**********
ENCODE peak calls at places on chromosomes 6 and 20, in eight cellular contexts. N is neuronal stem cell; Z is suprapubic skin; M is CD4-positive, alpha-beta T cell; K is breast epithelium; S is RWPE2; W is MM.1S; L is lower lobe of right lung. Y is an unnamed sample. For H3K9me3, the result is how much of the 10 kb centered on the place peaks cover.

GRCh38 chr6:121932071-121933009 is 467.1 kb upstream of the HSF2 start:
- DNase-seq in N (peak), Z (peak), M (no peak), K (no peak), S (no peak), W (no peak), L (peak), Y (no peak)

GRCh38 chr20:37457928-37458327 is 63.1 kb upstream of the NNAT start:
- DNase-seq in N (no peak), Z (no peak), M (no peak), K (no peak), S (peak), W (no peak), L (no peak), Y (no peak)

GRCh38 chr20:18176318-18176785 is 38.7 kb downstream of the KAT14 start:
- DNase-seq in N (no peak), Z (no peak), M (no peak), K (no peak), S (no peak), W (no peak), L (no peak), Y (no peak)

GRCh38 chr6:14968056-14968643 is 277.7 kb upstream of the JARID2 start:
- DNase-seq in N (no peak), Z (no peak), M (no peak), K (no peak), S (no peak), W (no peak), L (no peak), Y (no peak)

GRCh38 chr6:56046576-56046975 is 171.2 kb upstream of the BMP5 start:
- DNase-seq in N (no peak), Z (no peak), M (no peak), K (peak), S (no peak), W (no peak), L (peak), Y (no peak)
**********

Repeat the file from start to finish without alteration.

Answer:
ENCODE peak calls at places on chromosomes 6 and 20, in eight cellular contexts. N is neuronal stem cell; Z is suprapubic skin; M is CD4-positive, alpha-beta T cell; K is breast epithelium; S is RWPE2; W is MM.1S; L is lower lobe of right lung. Y is an unnamed sample. For H3K9me3, the result is how much of the 10 kb centered on the place peaks cover.

GRCh38 chr6:121932071-121933009 is 467.1 kb upstream of the HSF2 start:
- DNase-seq in N (peak), Z (peak), M (no peak), K (no peak), S (no peak), W (no peak), L (peak), Y (no peak)

GRCh38 chr20:37457928-37458327 is 63.1 kb upstream of the NNAT start:
- DNase-seq in N (no peak), Z (no peak), M (no peak), K (no peak), S (peak), W (no peak), L (no peak), Y (no peak)

GRCh38 chr20:18176318-18176785 is 38.7 kb downstream of the KAT14 start:
- DNase-seq in N (no peak), Z (no peak), M (no peak), K (no peak), S (no peak), W (no peak), L (no peak), Y (no peak)

GRCh38 chr6:14968056-14968643 is 277.7 kb upstream of the JARID2 start:
- DNase-seq in N (no peak), Z (no peak), M (no peak), K (no peak), S (no peak), W (no peak), L (no peak), Y (no peak)

GRCh38 chr6:56046576-56046975 is 171.2 kb upstream of the BMP5 start:
- DNase-seq in N (no peak), Z (no peak), M (no peak), K (peak), S (no peak), W (no peak), L (peak), Y (no peak)